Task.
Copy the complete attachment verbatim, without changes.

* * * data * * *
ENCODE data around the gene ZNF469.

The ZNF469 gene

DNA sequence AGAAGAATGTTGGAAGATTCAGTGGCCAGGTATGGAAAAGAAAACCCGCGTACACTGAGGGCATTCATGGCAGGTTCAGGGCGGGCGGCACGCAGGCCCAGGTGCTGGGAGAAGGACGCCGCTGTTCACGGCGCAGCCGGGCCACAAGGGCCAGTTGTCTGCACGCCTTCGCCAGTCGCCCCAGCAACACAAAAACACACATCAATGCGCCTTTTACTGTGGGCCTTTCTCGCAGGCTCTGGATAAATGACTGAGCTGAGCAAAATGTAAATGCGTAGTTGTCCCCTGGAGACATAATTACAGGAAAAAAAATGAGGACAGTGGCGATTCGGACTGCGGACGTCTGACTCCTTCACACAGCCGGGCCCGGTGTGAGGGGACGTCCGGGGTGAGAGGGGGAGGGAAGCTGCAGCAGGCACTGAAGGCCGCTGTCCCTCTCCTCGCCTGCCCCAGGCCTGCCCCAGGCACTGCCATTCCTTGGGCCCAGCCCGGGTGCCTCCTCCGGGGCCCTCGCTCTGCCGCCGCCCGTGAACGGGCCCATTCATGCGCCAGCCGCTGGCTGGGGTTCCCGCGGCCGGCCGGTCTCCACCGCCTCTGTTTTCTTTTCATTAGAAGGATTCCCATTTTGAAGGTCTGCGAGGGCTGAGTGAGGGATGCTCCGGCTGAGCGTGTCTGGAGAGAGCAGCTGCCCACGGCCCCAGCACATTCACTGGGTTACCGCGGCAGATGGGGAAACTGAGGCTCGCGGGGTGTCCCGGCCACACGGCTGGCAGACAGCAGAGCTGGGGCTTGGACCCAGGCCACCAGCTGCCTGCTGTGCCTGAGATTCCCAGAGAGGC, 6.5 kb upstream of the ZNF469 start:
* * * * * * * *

ENCODE data around the gene ZNF469.

The ZNF469 gene

DNA sequence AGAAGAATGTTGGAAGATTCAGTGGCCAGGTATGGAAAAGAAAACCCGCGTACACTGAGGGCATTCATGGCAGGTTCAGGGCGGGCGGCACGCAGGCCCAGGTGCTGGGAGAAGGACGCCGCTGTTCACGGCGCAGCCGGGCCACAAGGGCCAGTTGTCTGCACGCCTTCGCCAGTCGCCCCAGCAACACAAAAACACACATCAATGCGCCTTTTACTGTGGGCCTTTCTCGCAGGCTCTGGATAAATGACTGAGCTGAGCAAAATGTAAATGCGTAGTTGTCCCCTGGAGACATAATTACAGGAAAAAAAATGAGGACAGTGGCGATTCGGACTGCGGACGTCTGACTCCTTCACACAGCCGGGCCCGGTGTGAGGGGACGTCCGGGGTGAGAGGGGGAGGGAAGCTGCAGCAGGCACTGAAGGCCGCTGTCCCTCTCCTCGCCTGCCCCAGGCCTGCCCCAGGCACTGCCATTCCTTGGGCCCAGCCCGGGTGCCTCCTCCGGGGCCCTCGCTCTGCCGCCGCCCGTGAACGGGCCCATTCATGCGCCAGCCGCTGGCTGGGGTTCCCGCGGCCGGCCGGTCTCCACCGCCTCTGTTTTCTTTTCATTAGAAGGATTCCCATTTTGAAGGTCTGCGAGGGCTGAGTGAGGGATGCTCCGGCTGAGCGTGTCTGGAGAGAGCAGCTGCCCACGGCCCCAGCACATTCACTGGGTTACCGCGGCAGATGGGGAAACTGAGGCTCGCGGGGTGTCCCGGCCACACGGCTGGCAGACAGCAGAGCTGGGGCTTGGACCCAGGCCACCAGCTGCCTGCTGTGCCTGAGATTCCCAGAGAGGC, 6.5 kb upstream of the ZNF469 start: